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South Bay restaurants ponder dine-in options as COVID-19 restrictions ease

At some point during “Phase 2” of the statewide road to reopening businesses, restaurants should be allowed to have guests dine in again. But not everyone is totally bullish about dipping their toes in the murky waters of post-pandemic restoration.

Dean DeVincenzi, who owns Double D’s and Forbes Mill in Los Gatos, says, “I have no idea what to expect other than it will definitely not be back to where it was. I would think 50 percent would be an ‘at best’ scenario in terms of dining occupancy. Things are doing OK with takeout at both restaurants for now.”

Andrew Welch at ASA Los Gatos says he’s ready for any challenge. “The night before the lockdown order, we were already thinking, ‘What does this look like for us going forward?’ We knew we needed to do takeout, and began offering it literally the next day.

“Over the last eight weeks, we’ve learned a lot,” Welch adds. “We’ve figured out the best takeout containers, what people want in terms of grocery items, and although our income is about a third of what it was pre-shutdown, at least we are still able to keep some of our hard-working staff employed.”

Welch says he’s been in the restaurant business pretty much his entire life and learned everything from the ground up. He knows it’s all about keeping people happy.

“We can’t wait to welcome our guests back for in-house dining,” he adds, “but it will require some major changes, (as) 50 percent occupancy presents a real financial hardship, plus having servers in masks—what kind of dining experience is that? We’re rethinking everything, including the possibility of using attractive disposable plates and utensils, to avoid exposing our dishwashing staff. So many angles to consider!”

GM Obadiah Ostergard of Left Bank, LB Steak and Meso Mediterannean on Santana Row, says he’s on “pins and needles” regarding timing. Meanwhile, takeout is going OK, but is not sustainable for very long.

“We are still losing money doing it, but it keeps people working and allows us to do great things like our partnership with Bill Wilson Center and providing meals for frontline workers,” Ostergard says.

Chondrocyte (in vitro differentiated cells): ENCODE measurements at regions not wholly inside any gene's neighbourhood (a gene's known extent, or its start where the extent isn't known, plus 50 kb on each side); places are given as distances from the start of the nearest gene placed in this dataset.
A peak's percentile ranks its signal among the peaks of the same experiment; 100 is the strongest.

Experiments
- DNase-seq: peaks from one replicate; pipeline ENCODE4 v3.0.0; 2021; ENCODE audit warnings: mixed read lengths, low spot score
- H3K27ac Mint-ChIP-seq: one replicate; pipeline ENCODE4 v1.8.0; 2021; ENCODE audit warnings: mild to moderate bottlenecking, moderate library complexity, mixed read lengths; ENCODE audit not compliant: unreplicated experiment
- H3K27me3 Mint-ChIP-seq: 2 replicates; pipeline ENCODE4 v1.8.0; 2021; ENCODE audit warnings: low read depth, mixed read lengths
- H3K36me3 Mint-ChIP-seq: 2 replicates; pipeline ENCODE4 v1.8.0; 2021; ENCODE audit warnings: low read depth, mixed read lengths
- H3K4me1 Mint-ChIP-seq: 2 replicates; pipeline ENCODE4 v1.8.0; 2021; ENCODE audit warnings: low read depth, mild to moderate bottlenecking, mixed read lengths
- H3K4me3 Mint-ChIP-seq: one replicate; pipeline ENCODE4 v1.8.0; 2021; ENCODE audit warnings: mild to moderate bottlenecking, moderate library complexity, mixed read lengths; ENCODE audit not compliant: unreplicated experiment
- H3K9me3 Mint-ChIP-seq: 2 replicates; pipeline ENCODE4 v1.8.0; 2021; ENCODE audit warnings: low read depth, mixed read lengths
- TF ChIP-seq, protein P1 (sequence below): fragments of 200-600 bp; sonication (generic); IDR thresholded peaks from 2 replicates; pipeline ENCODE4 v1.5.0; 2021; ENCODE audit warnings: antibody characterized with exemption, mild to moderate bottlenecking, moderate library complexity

Although he says 50 percent occupancy would not be economically feasible, it’s a full court press to get everything ready. He wants to add more outdoor seating, and is pushing the landlord to allow it.

Asked about time limits on tables to allow for more turnovers, Ostergard says, “I am in favor of a positive guest experience in the most difficult of times. If the demand is there, I am sure we could find something that would work for the guest enjoyment and make business sense.”

Mike and Serena Williams of Southern Kitchen in Los Gatos will sacrifice some indoor tables in favor of a custom outdoor seating arrangement by Terra Amico. Says Serena, “The custom station allows more space for sidewalk clearance than our current round tables and gives guests more options to enjoy an outdoor dining experience.”

She also admits the lockdown has added greatly to her appreciation of wine.

Stephen Shelton of the Lexington House sees opportunities where others see challenges. He’s planning to add outdoor seating anywhere he can within guidelines. Indoors, dining tables will be mostly for parties of four or more.

“Bar seating is an interesting one,” Shelton says. “Lucky—or not—for us, our ‘bar’ is part of the restaurant for now, until we expand. We will just put barstools at bar spaced six feet apart.

“For places that have a real bar, it will require serious space management, with no ‘standing room’ allowed. That will be interesting to monitor, to say the least.”

As for takeout, he expects to continue promoting that, and hopes the state will continue allowing hard alcohol to go with food purchases.

“That has done well for us, and guests love it,” Shelton says.

He is installing a new filtered air system to promote guest safety, and says staff will wear masks if required.

Whether he agrees with them personally, Shelton accepts state protocols designed to flatten the COVID-19 curve.

“It’s about protecting our community and those at a higher risk than myself,” he says. “We are privileged to be part of the community and society, and with that comes responsibilities. Lead and be part of a larger solution, or step aside and let someone else do it. “


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Author: Laura Ness, Correspondent

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